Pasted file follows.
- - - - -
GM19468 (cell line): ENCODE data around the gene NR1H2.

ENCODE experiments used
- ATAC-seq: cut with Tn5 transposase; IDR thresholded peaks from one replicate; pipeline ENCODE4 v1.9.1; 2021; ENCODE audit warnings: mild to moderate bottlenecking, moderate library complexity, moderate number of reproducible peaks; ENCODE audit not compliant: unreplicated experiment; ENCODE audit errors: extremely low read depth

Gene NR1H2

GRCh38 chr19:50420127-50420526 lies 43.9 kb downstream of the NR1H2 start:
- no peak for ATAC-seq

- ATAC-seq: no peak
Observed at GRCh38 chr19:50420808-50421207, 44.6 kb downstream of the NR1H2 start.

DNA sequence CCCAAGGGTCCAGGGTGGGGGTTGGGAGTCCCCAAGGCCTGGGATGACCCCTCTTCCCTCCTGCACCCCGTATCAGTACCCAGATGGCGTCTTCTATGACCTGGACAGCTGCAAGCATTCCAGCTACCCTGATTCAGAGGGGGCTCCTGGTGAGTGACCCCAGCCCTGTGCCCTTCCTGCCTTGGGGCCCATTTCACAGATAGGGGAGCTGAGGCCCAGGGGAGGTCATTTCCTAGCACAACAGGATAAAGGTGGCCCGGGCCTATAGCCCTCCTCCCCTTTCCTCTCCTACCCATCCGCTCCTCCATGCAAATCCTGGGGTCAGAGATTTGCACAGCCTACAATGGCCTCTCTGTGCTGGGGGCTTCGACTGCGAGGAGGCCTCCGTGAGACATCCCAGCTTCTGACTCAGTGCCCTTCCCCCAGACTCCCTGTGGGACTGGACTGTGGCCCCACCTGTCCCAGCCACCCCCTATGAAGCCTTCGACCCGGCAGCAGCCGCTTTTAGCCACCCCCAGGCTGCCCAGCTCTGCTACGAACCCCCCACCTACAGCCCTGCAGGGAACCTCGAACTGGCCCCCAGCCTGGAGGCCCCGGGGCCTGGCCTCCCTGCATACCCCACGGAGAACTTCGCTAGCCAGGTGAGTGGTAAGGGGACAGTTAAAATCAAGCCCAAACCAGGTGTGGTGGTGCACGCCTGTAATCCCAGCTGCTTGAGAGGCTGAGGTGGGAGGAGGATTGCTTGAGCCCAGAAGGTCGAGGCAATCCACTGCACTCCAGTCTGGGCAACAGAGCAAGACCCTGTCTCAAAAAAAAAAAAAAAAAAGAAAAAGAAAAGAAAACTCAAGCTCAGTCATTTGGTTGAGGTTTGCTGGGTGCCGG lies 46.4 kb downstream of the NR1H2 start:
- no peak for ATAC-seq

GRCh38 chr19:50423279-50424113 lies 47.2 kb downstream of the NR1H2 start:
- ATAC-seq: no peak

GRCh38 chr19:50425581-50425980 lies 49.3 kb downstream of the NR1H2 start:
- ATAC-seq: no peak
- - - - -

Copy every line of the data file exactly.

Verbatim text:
GM19468 (cell line): ENCODE data around the gene NR1H2.

ENCODE experiments used
- ATAC-seq: cut with Tn5 transposase; IDR thresholded peaks from one replicate; pipeline ENCODE4 v1.9.1; 2021; ENCODE audit warnings: mild to moderate bottlenecking, moderate library complexity, moderate number of reproducible peaks; ENCODE audit not compliant: unreplicated experiment; ENCODE audit errors: extremely low read depth

Gene NR1H2

GRCh38 chr19:50420127-50420526 lies 43.9 kb downstream of the NR1H2 start:
- no peak for ATAC-seq

- ATAC-seq: no peak
Observed at GRCh38 chr19:50420808-50421207, 44.6 kb downstream of the NR1H2 start.

DNA sequence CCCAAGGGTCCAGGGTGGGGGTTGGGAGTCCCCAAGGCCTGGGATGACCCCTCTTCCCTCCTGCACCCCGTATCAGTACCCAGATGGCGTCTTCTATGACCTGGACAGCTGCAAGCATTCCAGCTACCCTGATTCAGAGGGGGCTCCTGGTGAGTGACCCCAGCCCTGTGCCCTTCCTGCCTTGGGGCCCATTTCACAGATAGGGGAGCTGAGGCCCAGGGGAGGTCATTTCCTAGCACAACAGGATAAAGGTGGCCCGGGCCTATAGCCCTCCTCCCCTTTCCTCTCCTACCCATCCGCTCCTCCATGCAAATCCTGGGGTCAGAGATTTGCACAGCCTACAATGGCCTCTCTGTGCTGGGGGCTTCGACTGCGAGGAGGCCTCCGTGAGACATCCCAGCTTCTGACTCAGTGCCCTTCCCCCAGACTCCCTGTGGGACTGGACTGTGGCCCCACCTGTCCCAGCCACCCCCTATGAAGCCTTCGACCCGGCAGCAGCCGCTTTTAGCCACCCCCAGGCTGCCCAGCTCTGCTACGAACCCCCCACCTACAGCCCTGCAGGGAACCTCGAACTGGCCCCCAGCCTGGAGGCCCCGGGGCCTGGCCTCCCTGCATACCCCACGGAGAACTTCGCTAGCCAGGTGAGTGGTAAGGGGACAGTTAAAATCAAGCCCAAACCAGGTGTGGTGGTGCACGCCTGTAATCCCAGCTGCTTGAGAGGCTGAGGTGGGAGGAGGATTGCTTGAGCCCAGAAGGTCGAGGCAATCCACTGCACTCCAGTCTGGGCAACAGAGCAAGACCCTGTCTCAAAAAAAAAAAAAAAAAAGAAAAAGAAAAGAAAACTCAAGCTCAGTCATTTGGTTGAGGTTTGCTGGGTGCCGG lies 46.4 kb downstream of the NR1H2 start:
- no peak for ATAC-seq

GRCh38 chr19:50423279-50424113 lies 47.2 kb downstream of the NR1H2 start:
- ATAC-seq: no peak

GRCh38 chr19:50425581-50425980 lies 49.3 kb downstream of the NR1H2 start:
- ATAC-seq: no peak